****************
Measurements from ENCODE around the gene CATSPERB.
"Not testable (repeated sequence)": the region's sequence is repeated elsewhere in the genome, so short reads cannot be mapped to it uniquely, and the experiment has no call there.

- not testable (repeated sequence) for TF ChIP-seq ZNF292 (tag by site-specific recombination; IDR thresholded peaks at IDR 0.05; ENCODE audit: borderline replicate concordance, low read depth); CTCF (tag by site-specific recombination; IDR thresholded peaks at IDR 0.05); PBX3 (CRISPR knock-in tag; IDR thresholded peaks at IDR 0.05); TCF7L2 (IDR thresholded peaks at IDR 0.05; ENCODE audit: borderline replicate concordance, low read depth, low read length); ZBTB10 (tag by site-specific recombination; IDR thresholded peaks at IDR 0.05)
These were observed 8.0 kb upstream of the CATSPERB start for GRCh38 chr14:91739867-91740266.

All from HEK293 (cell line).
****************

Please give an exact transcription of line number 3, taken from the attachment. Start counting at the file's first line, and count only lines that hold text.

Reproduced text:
- not testable (repeated sequence) for TF ChIP-seq ZNF292 (tag by site-specific recombination; IDR thresholded peaks at IDR 0.05; ENCODE audit: borderline replicate concordance, low read depth); CTCF (tag by site-specific recombination; IDR thresholded peaks at IDR 0.05); PBX3 (CRISPR knock-in tag; IDR thresholded peaks at IDR 0.05); TCF7L2 (IDR thresholded peaks at IDR 0.05; ENCODE audit: borderline replicate concordance, low read depth, low read length); ZBTB10 (tag by site-specific recombination; IDR thresholded peaks at IDR 0.05)